Mouthwatering Free Fruit in Costa Rica

One of the things most people savor about summertime anywhere in the world is gleaning wild fruit whether it be wild blackberries, salmonberries, apples, pears, cherries or nuts. I loved gathering tart apples, plums and cherries in Oregon from roadside trees. They were rarely hybridized, grafted, fertilizer-fattened specimens, but they were just as delicious as those in the supermarket bins if not more so.
Various citrus fruits in Costa Rica
This morning's juice fruit selection

Most of our roadside fruit here in Costa Rica is of the citrus variety, though there are varieties of vine berries and occasionally other tropical tree fruits to be had. Most of the latter, such as water apples or guanabana, come from neighbors' trees, which they readily share with us.

The past week, Tamara and I have been collecting various citrus fruits on our neighborhood walks and this morning I clambered down the steep hillside below our balcony, thick with six-foot tall coffee plants to add some sour mandarines  to the growing collection.

Despite a similar appearance, these are not the same as the Mandarin oranges one finds on store shelves in the States. These possess a bit thicker peel and are very sour (or ácido in local parlance). Locals claim these provide more health benefits than other citrus fruits such lowering cholesterol and cleaning your liver of toxins.

In the picture upper right, starting from the left side are these fruits: sweet lemons, mandarines, sweet oranges, grapefruit and a few sour lemons.

Making the Sunday breakfast's juice
I decided to squeeze juice from all of these to make a citrus medley. Sometimes these ad hoc squeezings come out sour enough that some sweetener is needed, but this time the sweet and sour balanced very well, so that the final mixture was tart but not mouth-puckeringly so.

We do not have fresh citrus all year, at least not that we can glean ourselves, but there is always some locally grown fruit of one type or another available throughout the entire year. For instance, right now mangosteen are in season, which are especially rich in vitamins and antioxidants.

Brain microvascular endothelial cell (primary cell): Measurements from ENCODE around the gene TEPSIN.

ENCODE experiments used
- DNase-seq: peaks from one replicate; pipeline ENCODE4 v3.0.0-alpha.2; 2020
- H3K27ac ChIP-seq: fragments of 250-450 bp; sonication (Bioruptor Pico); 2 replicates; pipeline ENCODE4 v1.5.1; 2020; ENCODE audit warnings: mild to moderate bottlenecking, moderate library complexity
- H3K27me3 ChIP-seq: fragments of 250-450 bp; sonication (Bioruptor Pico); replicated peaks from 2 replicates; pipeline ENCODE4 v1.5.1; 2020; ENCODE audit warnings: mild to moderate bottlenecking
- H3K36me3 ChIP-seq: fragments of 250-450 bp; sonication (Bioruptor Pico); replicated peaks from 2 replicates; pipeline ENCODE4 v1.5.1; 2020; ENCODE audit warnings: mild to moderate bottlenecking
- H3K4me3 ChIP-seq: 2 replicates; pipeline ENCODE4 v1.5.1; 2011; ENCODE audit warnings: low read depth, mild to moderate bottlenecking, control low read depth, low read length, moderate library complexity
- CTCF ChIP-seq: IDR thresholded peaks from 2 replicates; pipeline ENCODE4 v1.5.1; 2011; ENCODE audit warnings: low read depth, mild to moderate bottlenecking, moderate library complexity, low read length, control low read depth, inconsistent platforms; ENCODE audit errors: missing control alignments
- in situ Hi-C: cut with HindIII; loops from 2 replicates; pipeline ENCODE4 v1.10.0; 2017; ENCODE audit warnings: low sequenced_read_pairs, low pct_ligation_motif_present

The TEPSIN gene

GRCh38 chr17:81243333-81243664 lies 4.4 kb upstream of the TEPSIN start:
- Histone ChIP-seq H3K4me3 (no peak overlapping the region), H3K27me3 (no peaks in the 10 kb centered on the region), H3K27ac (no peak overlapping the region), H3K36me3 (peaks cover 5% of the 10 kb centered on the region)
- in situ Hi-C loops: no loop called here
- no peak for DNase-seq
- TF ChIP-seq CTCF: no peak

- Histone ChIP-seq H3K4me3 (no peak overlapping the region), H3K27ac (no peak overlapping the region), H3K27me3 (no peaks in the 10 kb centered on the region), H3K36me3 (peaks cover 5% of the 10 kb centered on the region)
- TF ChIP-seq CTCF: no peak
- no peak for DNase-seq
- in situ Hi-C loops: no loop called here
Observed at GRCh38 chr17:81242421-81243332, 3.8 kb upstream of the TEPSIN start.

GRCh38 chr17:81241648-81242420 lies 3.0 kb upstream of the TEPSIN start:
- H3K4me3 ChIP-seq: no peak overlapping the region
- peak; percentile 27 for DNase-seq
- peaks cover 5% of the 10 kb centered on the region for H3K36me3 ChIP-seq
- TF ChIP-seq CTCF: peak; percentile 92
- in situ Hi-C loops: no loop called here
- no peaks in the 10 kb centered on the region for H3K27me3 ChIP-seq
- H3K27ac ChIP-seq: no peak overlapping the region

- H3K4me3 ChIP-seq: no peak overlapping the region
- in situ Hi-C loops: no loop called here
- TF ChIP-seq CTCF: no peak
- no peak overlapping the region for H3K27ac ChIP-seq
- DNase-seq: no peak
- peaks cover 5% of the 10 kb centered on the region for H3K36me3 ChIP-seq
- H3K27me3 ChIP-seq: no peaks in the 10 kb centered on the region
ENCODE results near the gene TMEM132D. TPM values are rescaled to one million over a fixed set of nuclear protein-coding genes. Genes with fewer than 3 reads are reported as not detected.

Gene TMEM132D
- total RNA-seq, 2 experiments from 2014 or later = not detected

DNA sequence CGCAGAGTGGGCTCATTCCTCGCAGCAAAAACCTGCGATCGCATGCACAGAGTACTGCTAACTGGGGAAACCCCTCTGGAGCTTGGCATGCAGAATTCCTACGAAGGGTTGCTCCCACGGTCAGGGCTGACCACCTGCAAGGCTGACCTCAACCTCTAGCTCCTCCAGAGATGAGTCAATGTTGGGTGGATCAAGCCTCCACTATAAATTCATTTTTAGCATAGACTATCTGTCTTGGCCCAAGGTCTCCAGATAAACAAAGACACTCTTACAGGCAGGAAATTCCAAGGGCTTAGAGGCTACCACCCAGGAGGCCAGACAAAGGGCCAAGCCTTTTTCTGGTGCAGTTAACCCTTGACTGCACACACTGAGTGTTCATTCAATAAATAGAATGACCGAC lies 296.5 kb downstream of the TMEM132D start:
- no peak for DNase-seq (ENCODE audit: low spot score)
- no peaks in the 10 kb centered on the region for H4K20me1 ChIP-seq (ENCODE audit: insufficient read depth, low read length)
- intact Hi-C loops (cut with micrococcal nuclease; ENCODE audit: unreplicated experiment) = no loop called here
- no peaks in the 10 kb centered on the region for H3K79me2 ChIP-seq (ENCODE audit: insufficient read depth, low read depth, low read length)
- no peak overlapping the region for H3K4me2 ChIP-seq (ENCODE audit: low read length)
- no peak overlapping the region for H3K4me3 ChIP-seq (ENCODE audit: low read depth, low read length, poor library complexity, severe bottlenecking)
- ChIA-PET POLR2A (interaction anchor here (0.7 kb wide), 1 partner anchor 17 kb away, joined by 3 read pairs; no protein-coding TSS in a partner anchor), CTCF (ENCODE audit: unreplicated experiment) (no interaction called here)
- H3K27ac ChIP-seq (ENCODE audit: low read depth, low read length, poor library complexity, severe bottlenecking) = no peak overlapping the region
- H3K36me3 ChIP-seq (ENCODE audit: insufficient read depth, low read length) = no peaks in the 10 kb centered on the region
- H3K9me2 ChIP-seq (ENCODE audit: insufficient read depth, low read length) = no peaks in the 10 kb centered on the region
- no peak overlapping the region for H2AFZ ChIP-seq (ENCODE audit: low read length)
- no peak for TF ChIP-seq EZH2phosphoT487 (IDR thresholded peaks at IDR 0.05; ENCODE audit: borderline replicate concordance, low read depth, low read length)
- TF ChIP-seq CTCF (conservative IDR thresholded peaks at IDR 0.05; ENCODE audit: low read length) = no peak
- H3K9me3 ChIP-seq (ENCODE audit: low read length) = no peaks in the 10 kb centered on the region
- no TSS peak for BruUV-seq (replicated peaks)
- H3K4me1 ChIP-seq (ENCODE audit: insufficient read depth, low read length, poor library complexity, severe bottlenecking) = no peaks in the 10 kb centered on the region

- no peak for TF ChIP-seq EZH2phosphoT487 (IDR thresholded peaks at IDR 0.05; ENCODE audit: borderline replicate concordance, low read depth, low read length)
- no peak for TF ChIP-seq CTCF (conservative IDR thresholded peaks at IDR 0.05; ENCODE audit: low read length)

Not only are they as cute as the dickens, but they are mouthwateringly delicious. The flavor of the inner seed pulp is very much akin to D'Anjou pears in my opinion. The outer skin is not edible, but it can be used to make an antioxidant-rich tea or sweet compote. The trick is finding them at a reasonable price. They can go for as much as $3/lb., but lucky shoppers can find them for a third of that quite often.

Our own orchard is slowly coming along with some trees finally bearing fruit. After about 5+ years, we are finally harvesting some guanabana, mulberries and soon, we hope, some matasanos fruit, which is also reputed to be rich in vitamins. Besides those, we have quite a few bananas, plantain, pineapple, wild berries, guava, nance, citrus and occasionally naranjillo on our finca.

There seems to be an endless variety of local fruits in Costa Rica, including apples grown high in the mountains that are very much like those roadside apples I always gathered in Oregon each summer. It is one of the big pluses to living here to have the opportunity to sample as many kinds of fruits as possible and to be surprised by a new one you'd never heard of.

1 comment:

Thanks so much for your comment! - Casey